"It was a myth, pure and simple," said Eddie. "It was all a scheme of Hap\'s [Happy Felsch] and mine to fool the batsman, who is always hanging around to be fooled.
Happy Felsch assented to all that Eddie said about the origin of the shine ball as perfected by the alert White Sox pitcher. The whole blooming thing was cooked up on an off day at the Texas training camp, according to Hap.
TSN said that Cicotte\'s mannerisms, rubbing the ball on his uniform or bringing it up to his mouth, may have just been for effect. "The shine ball may be half myth and half fact." Batters thought Cicotte was faking in pretending to use the spitball. But Eddie stuck with his story. He admitted an improved knuckler, but insisted that the shiner was "a pure freak of the imagination."
The 1918 TSN reference above was found in a book called to my attention by the ever-helpful staff at the Cooperstown library, the [Rob] Neyer/[Bill] James Guide to Pitchers (2004). Sure enough, they rank the Shine ball as Cicotte\'s #1 selection, ahead of his fast ball, curve and knuckler. They add that he learned the pitch after he joined the Sox, from Red Faber. They quote Eddie saying he threw about 75 knucklers out of a hundred pitches (in 1917). They put some weight on Frank Shellenback\'s view, that Cicotte would rub the ball in the dirt then slicken it by rubbing it on his pants, because Frank was a teammate in 1918-19. They note Cicotte\'s claim, that the shiner was imaginary, but seem to not want to believe it.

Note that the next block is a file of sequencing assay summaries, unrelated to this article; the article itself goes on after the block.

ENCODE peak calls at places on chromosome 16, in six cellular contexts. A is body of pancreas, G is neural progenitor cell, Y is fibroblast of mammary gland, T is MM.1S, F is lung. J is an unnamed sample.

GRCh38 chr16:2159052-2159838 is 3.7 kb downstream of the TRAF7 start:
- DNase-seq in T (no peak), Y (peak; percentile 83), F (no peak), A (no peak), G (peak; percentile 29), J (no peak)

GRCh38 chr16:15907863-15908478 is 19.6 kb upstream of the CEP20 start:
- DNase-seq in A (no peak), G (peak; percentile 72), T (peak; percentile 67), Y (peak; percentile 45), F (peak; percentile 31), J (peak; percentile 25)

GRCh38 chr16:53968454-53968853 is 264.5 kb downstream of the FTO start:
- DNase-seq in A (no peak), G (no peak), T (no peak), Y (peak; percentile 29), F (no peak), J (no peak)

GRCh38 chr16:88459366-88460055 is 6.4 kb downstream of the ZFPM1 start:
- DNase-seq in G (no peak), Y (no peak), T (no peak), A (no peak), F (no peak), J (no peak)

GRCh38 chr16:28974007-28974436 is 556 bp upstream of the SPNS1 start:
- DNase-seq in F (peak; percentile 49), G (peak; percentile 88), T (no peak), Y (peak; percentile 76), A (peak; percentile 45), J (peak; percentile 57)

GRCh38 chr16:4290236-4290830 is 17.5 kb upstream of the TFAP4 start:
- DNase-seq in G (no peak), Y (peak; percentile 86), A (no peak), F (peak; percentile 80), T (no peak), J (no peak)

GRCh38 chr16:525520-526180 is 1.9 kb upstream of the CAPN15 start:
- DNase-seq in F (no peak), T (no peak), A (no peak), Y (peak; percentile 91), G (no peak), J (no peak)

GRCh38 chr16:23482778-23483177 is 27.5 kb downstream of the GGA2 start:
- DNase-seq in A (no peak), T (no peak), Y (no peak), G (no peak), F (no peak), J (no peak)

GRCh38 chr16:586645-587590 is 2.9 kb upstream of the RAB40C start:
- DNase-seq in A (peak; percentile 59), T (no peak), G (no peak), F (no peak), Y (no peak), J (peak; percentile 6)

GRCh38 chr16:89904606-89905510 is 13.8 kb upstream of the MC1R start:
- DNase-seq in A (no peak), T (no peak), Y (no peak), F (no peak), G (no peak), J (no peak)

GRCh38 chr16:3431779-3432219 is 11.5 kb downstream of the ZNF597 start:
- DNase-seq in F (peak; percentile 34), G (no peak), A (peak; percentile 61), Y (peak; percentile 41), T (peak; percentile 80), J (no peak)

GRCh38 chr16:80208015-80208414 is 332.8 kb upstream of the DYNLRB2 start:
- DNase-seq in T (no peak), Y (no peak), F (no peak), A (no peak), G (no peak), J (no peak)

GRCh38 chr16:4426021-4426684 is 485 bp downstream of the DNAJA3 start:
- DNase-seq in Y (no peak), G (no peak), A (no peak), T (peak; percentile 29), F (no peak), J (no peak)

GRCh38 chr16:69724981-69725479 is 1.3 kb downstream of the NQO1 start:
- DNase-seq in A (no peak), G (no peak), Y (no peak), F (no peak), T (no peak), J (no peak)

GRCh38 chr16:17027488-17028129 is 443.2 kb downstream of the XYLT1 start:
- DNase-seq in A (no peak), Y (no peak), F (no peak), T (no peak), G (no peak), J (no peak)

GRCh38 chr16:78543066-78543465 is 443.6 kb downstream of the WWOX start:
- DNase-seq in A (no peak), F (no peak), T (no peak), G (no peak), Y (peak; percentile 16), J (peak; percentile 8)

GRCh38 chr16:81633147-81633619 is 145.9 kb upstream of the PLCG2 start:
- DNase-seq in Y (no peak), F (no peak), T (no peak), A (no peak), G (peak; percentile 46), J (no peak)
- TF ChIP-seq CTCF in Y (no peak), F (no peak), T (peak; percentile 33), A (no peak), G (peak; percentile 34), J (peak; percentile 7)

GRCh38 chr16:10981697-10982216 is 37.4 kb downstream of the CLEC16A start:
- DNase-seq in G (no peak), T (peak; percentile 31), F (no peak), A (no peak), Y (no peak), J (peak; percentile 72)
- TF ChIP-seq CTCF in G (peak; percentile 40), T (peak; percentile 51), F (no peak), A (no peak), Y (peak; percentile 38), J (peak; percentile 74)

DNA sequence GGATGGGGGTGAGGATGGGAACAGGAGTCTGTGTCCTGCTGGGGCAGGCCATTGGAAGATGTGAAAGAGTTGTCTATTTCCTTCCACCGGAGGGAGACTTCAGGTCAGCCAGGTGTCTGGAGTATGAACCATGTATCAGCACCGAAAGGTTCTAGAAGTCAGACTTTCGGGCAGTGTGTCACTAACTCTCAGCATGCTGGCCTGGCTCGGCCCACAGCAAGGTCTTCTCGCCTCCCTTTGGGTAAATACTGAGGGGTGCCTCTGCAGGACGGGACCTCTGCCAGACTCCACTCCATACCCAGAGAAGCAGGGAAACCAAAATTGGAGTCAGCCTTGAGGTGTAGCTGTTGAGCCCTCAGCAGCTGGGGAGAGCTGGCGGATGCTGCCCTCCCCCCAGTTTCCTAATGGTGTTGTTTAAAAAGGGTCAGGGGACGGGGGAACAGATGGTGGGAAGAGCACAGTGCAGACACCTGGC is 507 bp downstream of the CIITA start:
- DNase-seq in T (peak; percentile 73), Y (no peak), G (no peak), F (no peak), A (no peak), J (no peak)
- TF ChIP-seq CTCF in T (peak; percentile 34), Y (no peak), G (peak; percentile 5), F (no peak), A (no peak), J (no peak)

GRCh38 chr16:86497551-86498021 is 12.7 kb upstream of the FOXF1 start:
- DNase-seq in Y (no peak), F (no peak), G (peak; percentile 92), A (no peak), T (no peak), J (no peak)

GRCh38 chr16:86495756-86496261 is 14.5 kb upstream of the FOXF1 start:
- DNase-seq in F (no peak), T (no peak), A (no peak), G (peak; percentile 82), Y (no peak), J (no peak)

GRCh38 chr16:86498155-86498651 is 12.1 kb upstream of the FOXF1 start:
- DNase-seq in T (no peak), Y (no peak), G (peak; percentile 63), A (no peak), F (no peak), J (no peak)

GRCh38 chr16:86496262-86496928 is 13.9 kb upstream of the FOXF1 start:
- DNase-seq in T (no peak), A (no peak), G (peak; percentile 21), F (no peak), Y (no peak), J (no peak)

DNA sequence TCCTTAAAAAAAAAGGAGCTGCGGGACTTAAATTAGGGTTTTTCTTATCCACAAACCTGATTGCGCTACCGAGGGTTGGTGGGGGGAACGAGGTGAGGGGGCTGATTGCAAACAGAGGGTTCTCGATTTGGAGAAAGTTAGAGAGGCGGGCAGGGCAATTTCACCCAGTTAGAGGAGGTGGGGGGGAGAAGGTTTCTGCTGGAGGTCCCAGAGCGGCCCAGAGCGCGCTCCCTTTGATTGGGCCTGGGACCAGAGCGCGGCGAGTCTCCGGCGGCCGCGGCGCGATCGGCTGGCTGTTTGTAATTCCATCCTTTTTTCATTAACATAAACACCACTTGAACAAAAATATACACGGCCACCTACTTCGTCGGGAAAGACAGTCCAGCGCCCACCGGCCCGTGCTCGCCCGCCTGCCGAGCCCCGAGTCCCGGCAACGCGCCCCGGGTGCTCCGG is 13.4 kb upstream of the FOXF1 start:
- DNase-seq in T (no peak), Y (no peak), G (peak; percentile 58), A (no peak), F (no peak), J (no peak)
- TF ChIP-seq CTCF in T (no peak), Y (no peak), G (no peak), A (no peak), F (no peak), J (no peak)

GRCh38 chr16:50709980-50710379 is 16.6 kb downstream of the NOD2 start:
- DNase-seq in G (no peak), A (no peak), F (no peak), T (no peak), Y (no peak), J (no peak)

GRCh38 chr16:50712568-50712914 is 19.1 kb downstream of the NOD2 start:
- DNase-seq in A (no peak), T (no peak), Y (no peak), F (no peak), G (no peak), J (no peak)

Poor Eddie. If he said it just once, you might think that was his way of messing with the batters\' minds. But when he says it again, in an interview four decades after he left baseball, when it could earn him no advantage at all, I think you might want to take him more seriously.
This reminds me, of course, of something else Eddie said, that no one wanted to believe. To the grand jury in 1920, Eddie said he pitched the 1919 Series to win, except for hitting on purpose the first batter he faced. What was reported was just the opposite. When his 1920 statements were read into the record at the 1921 trial, they went virtually unnoticed, although the Boston Globe thought they were worth reporting. They surfaced again when Eddie was deposed for the 1924 Jackson trial, but again, no one seemed to notice or care. Like his shine ball, the image of Eddie Cicotte as the guy who tossed two of his three games in October 1919 was super-glued into history. Eliot Asinof and director John Sayles added some reinforced concrete in Eight Men Out. Personally, I don\'t think it\'s so important that we know whether or not Eddie threw a shine ball. But yes, whether he pitched the 1919 Series to win or to lose, matters. Because he got "a life sentence" and even though this is a little like doing a DNA test to determine the guilt or innocence of a prisoner who is no longer in jail, but deceased -- well, he has family, and if we can learn from history, we might not repeat our mistakes.